We explored a bit and returned to our hotel, after which I suggested we head to Covent Garden and choose a place for dinner. We ended up at a pub between Covent Garden and Leicester Square, after which Sarah's dad and sister returned to the hotel and Sarah and I walked through Leicester Square, Piccadilly Circus, and nearby. We eventually grabbed a taxi to Ye Olde Cheshire Cheese, maybe the oldest pub in London, in which Cha will remember having a pint or two on one of his visits. We then walked up to St. Paul's Cathedral and took in the ever-changing skyline from Millennium Bridge. We returned to the hotel and rested up for our scheduled early morning bus tour.
In the morning, we raced to a nearby bus station where we boarded a bus that would take us to St. Paul's Cathedral, the changing of the Horse Guard by St. James's Park, the Tower of London, and Greenwich. Bus tours are a miserable experience in a place that is new to you, but a bus tour in a city in which you have lived a year-and-a-half of your life is especially Hellish. Sarah wasn't feeling great so she wasn't over the moon either. The Polish tour guide described various locales or historical figures as if no one on the bus had ever cracked a book, and as if she had only barely done so. But St. Paul's is still pretty.
I'd been to the Tower of London before, and the concept of braving a massive line for the crown jewels appealed to neither Sarah nor me, so shortly after entering the Tower grounds she and I returned to the hotel on some Boris bikes (the colloquial name for the instant rental bikes all over London, so named for Boris Johnson, London's former mayor and current bumbling Foreign Secretary). After a quick freshening up, we cabbed back to the pier at the Tower of London to reunite with Sarah's father, sister, and the rest of the tour for a ferry to Greenwich. We sat in the park in Greenwich and then ferried back to Westminster; walked to the hotel; and grabbed a bite at a pub nearby before turning in for the night.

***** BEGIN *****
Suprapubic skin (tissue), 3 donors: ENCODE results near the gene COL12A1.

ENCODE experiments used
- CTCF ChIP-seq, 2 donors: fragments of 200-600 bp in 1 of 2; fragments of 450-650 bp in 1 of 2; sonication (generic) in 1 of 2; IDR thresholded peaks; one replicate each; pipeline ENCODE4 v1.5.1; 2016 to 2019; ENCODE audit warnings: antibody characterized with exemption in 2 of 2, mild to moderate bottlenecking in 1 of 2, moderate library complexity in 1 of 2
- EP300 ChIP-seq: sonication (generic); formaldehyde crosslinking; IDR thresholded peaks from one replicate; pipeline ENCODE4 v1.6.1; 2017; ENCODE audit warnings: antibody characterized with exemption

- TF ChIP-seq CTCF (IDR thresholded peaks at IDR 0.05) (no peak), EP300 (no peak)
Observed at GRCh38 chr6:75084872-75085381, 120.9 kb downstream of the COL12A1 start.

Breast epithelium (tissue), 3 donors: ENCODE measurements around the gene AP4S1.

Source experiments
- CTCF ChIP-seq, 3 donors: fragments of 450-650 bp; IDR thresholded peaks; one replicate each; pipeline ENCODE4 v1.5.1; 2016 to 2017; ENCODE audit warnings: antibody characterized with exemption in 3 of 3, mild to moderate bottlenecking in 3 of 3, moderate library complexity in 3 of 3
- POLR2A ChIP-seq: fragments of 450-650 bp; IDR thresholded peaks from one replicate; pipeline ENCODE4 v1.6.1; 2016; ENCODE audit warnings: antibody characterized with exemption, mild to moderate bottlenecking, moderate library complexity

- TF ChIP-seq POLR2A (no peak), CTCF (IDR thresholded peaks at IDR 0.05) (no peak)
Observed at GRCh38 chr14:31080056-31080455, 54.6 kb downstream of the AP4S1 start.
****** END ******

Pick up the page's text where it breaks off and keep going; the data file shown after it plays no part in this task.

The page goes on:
My suggestions drove our third day in London, which meant hanging out near and at University College London, one of my study abroad almae matres, and visiting areas of East London I used to haunt in law school days. Our first stop was the British Museum, maybe the best museum on earth and home to many spoils of the Empire's cultural theft, including the Elgin Marbles.